Zimbabwe: charges of government corruption stir political dissent. Ruling party takes harsh steps against criticism and student protests
Eight years after gaining independence, Zimbabwe - Africa's youngest nation - is facing allegations of governmental corruption and much political dissent. Just after ending a low-level rebellion in the southwestern region of Matabeleland earlier this year, Prime Minister Robert Mugabe's government has been stung by a rising tide of charges that greedy ministers are betraying the nation's poor.
Allegations of corruption among top officials of the ruling party, the Zimbabwe African National Union - Patriotic Front (ZANU-PF), are nothing new. Mr. Mugabe himself has repeatedly pledged to take action against violators of his socialist party's ``leadership code.''
But in recent months, students, members of Parliament, and press reports of corruption by party and government officials have pushed the issue to the forefront of politics in this southern African nation of 8 million people.
The party's reaction has been tough.
Police violently quashed student protests against corruption in the capital, Harare, in late September and temporarily detained nearly 500 students.
A week later, the government ordered Kenyan law lecturer Shadreck Gutto to leave the country.
Then in October, ZANU-PF's 90-member central committee expelled Edgar Tekere - a firebrand politician - from the party he helped to form 25 years ago.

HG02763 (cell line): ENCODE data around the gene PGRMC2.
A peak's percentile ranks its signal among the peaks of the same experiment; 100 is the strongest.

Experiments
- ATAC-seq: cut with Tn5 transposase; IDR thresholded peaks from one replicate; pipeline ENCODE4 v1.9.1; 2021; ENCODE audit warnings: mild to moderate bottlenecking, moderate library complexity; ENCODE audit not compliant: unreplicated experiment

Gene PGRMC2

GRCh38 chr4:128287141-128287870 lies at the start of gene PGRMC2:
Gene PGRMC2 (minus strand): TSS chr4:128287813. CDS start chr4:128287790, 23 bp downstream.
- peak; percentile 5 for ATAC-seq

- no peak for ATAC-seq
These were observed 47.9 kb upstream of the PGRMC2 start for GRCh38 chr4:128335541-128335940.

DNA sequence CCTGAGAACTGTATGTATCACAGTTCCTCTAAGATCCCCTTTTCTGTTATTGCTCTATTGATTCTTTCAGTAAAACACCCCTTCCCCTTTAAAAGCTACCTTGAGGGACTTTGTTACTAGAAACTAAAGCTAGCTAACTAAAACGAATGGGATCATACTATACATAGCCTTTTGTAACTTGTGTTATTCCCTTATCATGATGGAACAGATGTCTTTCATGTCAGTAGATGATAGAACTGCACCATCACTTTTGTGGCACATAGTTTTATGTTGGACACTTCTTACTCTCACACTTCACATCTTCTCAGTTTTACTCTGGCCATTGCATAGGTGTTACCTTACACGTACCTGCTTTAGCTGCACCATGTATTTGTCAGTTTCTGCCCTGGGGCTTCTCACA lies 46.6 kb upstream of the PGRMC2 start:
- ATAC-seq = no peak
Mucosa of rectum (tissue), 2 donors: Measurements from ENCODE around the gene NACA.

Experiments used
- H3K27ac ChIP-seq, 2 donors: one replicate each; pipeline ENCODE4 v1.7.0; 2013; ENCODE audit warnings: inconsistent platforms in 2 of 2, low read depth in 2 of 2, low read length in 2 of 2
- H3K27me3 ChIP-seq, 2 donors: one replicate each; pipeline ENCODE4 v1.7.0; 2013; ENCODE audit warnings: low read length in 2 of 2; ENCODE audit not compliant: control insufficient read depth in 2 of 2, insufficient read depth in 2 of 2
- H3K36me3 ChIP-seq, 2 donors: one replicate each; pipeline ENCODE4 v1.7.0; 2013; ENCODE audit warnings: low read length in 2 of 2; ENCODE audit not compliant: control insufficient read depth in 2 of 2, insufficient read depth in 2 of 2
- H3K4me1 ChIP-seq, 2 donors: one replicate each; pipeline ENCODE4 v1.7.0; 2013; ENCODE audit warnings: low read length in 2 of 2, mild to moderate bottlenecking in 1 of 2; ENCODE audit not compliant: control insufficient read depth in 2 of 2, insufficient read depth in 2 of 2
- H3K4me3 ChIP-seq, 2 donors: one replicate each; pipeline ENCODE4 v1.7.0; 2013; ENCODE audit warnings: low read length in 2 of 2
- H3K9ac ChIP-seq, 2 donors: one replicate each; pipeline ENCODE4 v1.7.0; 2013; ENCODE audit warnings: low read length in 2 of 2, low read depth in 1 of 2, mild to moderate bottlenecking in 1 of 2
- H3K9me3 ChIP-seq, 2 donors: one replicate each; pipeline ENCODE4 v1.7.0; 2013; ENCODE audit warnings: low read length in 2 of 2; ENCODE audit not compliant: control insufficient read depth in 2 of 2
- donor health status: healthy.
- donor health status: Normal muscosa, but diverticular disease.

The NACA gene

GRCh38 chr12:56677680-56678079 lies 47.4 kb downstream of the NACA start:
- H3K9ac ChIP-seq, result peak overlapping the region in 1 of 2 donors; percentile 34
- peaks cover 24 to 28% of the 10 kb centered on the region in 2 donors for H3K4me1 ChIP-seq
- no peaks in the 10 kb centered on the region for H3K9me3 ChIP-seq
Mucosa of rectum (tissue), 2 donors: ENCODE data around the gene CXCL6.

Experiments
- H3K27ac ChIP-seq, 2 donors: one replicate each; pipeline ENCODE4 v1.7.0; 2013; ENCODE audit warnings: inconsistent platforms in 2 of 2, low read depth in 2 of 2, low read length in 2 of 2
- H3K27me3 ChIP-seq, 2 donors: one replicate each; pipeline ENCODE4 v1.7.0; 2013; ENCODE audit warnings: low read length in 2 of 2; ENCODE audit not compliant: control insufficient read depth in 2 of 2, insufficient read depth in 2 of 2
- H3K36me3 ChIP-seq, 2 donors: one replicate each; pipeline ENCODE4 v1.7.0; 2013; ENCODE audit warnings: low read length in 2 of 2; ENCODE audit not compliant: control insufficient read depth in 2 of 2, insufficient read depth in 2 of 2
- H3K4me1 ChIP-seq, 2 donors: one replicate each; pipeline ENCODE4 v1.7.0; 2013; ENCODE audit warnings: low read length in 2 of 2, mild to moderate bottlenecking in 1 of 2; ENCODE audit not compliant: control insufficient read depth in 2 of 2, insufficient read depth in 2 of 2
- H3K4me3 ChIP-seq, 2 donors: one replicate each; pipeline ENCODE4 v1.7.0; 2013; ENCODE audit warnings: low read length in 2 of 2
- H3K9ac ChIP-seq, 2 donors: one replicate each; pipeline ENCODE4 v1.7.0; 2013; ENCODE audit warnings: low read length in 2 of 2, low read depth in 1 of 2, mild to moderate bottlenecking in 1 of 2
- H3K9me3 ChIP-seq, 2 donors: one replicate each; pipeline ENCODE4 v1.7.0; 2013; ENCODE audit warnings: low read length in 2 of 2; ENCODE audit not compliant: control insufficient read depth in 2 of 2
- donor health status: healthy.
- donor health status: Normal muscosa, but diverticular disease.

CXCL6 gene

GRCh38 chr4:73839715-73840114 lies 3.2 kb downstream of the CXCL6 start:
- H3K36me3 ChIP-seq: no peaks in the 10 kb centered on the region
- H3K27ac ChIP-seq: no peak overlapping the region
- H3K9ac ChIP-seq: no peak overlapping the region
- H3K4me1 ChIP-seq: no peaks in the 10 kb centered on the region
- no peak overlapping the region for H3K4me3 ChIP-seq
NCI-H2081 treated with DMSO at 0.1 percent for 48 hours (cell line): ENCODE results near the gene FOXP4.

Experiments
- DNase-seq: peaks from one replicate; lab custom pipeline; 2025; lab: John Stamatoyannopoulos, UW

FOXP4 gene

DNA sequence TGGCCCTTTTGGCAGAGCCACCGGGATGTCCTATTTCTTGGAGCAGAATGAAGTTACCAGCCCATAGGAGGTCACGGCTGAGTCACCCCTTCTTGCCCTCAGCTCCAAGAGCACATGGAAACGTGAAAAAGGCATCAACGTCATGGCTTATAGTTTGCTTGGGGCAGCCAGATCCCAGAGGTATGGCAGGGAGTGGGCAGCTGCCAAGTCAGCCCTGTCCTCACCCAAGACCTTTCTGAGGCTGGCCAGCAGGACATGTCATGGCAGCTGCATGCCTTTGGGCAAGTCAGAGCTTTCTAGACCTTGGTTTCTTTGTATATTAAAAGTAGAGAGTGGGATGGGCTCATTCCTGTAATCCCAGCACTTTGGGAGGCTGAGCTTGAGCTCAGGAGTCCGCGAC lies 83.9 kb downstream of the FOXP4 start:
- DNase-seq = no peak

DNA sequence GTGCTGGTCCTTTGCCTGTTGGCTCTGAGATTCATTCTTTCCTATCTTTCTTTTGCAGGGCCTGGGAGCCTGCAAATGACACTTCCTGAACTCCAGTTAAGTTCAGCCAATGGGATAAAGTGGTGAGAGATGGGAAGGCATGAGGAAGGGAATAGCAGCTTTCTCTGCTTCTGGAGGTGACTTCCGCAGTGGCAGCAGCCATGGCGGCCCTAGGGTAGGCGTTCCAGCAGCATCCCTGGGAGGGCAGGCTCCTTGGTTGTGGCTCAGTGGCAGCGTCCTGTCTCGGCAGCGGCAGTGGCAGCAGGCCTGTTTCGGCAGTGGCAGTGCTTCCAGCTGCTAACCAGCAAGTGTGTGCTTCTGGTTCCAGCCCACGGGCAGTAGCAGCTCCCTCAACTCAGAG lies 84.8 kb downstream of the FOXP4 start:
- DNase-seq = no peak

Mr. Tekere had outraged the party leadership by going public with his claim that Mugabe's plans to establish a one-party state would lead Zimbabwe to dictatorship. ZANU-PF officials attributed Tekere's expulsion not to his criticism per se, but to his failure to take it to the party leadership before making it public.
And early this month, the government effectively censored remarks by one of Zimbabwe's most senior and respected leaders - Didymus Mutasa, a member of the powerful ZANU-PF politburo and speaker of the House of Assembly.
Mr. Mutasa had suggested to reporters that the central committee overreacted by expelling Tekere. ``It is part of an MP's duty to criticize government where he thinks [it] is going wrong,'' he said.
Mutasa's statements were carried by the national news agency but were not published in the local press, reportedly on orders from the Ministry of Information.
Ironically, the corruption controversy followed a December 1987 agreement to merge ZANU-PF with its rival, the Zimbabwe African People's Union (ZAPU).
The ``unity accord'' helped to ease bipartisan squabbling among the political elite and an ethnic conflict between the majority Shona people and the minority Ndebele. And Mugabe's declaring amnesty in April ended a six-year rebellion in Matabeleland by ``dissident'' gunmen.
But as peace has returned to the countryside, signs of public dissatisfaction with government policies have become evident. The expectations of the rural poor, raised high during the war for independence, are smoldering.
Many observers say the student protests symbolized growing frustration over the slow pace of improvement. Despite Zimbabwe's relative prosperity, unemployment is rampant, with one job for every 10 high school graduates. While agriculture continues to feed the nation easily, farms are not absorbing the jobless. Thousands of families live as squatters, still waiting for a parcel of land.